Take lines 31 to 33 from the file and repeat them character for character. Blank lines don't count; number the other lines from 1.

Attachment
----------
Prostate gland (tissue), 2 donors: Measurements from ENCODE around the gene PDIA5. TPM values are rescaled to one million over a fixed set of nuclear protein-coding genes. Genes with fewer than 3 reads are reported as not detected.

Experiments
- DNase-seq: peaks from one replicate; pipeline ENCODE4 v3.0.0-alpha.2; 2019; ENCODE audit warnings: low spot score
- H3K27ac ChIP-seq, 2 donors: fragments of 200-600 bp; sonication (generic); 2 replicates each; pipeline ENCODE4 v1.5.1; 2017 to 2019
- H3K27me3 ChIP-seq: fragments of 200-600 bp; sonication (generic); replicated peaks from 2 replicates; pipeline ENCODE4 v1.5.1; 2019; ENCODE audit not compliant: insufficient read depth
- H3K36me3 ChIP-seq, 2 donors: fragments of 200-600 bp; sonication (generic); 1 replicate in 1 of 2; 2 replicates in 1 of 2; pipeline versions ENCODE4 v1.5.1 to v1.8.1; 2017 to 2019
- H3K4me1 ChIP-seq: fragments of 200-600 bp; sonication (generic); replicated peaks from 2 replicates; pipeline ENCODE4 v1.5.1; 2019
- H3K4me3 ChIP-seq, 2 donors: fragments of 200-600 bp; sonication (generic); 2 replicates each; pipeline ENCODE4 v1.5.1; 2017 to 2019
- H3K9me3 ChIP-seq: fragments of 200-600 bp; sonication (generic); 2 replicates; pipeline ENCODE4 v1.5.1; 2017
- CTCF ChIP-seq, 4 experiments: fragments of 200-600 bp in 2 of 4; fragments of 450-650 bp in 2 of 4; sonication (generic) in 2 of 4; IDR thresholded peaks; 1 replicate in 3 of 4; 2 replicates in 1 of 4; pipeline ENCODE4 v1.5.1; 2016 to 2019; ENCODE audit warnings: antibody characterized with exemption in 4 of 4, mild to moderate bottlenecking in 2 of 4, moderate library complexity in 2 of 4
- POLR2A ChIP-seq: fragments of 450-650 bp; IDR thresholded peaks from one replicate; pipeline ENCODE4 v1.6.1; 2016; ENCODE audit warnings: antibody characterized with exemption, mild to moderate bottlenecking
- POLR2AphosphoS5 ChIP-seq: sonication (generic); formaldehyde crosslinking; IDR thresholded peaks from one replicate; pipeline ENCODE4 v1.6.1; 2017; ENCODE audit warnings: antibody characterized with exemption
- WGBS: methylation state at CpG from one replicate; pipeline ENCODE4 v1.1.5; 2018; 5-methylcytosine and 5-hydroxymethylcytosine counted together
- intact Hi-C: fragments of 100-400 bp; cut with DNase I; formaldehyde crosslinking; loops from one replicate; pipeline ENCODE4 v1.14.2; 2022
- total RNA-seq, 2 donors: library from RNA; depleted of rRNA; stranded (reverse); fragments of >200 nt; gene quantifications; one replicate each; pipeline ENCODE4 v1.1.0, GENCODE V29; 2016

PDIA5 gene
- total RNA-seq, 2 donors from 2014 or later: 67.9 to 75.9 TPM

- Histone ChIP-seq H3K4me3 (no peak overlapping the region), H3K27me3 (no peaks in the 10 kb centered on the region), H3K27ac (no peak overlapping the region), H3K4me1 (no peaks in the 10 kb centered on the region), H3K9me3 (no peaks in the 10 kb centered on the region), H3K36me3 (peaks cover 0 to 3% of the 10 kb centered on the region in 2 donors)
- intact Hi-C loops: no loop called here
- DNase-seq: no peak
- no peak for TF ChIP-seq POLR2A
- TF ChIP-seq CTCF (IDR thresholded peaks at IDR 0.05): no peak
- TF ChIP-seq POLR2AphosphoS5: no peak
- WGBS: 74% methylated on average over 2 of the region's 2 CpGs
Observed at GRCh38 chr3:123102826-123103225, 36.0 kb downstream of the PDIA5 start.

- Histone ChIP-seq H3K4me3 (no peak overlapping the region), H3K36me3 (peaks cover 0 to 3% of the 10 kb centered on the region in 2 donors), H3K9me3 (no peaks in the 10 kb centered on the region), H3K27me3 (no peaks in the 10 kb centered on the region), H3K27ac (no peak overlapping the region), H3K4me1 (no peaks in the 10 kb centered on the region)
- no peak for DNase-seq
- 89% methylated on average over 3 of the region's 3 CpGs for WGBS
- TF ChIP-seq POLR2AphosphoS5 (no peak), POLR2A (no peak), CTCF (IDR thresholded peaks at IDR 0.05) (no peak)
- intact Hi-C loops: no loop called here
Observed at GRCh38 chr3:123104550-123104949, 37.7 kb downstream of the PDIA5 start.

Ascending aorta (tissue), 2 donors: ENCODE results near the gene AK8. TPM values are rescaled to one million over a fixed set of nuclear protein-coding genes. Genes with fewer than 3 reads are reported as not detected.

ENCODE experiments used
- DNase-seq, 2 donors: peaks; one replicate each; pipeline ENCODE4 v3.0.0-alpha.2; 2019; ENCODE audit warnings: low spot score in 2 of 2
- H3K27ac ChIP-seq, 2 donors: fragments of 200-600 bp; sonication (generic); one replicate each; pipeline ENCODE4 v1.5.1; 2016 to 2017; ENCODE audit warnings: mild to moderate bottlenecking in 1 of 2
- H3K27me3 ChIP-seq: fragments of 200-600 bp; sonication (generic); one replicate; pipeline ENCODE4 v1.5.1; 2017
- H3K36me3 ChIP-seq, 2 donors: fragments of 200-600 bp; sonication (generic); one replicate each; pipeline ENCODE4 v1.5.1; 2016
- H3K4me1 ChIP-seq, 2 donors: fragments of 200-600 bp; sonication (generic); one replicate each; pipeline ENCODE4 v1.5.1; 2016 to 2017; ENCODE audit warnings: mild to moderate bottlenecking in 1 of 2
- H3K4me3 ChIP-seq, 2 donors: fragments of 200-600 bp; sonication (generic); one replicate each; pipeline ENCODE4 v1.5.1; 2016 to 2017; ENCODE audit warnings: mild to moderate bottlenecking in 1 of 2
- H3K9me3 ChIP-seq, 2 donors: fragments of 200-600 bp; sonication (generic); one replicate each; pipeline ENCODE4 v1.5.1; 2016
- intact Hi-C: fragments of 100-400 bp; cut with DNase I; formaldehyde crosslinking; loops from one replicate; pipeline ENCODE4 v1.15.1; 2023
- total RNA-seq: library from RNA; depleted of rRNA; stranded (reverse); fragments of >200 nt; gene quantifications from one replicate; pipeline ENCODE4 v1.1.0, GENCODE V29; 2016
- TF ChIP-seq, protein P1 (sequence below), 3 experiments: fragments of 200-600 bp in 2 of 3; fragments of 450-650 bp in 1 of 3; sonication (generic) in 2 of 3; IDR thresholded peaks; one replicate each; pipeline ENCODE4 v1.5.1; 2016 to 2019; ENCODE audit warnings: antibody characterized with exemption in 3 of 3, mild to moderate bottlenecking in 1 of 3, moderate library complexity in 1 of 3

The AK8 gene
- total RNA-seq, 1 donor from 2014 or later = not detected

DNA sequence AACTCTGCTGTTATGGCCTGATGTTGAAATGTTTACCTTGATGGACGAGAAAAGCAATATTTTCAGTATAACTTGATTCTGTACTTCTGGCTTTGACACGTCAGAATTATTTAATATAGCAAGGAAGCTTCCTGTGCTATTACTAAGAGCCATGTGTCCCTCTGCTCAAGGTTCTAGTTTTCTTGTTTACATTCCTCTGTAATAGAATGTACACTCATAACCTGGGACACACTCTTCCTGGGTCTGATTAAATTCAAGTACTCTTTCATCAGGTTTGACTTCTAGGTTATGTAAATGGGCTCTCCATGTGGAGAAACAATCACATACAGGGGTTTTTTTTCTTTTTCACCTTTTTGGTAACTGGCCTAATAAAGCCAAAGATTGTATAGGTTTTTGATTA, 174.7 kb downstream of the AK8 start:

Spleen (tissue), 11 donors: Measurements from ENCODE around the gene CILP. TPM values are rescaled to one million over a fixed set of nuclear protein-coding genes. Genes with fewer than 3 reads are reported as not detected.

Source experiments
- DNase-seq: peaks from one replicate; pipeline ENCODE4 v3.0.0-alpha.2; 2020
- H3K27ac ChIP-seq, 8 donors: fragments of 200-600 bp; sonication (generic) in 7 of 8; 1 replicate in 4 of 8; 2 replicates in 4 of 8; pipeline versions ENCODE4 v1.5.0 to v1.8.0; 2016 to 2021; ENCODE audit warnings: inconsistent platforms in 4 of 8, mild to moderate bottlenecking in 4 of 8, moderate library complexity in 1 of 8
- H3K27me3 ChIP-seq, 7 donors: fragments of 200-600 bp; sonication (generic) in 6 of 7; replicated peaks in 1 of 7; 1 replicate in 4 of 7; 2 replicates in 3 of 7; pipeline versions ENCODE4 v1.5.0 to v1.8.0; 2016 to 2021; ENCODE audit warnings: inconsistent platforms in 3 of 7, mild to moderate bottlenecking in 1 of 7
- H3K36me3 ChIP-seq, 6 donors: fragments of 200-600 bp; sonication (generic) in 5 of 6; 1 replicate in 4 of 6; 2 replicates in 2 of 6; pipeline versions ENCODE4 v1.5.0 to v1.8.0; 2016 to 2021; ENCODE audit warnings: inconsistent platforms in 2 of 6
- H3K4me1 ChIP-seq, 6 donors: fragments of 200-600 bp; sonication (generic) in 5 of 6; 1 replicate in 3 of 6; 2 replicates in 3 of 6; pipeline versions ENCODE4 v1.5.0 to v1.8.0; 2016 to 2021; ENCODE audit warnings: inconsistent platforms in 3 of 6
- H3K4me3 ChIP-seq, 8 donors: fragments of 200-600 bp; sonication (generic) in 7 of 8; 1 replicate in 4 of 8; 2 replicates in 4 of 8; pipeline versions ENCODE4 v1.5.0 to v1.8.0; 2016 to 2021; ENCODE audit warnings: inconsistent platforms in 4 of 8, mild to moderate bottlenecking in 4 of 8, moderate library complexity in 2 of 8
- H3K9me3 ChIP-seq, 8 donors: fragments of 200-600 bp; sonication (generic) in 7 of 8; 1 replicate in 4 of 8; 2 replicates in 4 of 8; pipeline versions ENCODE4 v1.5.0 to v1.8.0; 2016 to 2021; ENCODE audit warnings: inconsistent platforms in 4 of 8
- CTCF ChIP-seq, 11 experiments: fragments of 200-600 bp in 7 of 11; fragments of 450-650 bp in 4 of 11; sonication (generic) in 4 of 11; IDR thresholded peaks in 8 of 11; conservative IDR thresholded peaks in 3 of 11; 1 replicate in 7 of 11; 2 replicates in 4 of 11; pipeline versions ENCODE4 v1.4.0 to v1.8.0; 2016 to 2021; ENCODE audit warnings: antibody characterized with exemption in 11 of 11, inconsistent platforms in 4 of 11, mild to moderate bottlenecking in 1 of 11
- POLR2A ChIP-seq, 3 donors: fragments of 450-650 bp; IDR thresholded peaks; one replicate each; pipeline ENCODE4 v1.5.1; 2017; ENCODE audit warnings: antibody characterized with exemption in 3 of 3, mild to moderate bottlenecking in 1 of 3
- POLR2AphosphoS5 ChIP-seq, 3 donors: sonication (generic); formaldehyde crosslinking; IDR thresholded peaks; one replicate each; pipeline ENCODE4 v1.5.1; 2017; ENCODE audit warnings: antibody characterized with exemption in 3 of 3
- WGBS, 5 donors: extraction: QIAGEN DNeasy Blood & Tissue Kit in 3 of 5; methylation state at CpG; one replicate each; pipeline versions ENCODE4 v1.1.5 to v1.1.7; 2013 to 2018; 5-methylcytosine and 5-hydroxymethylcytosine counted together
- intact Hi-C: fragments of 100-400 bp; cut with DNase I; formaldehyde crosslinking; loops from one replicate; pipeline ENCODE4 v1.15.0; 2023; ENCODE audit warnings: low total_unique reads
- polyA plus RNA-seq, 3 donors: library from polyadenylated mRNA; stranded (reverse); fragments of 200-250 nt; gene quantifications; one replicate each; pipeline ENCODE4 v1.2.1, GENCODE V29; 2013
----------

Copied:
Observed at GRCh38 chr3:123104550-123104949, 37.7 kb downstream of the PDIA5 start.

Ascending aorta (tissue), 2 donors: ENCODE results near the gene AK8. TPM values are rescaled to one million over a fixed set of nuclear protein-coding genes. Genes with fewer than 3 reads are reported as not detected.

ENCODE experiments used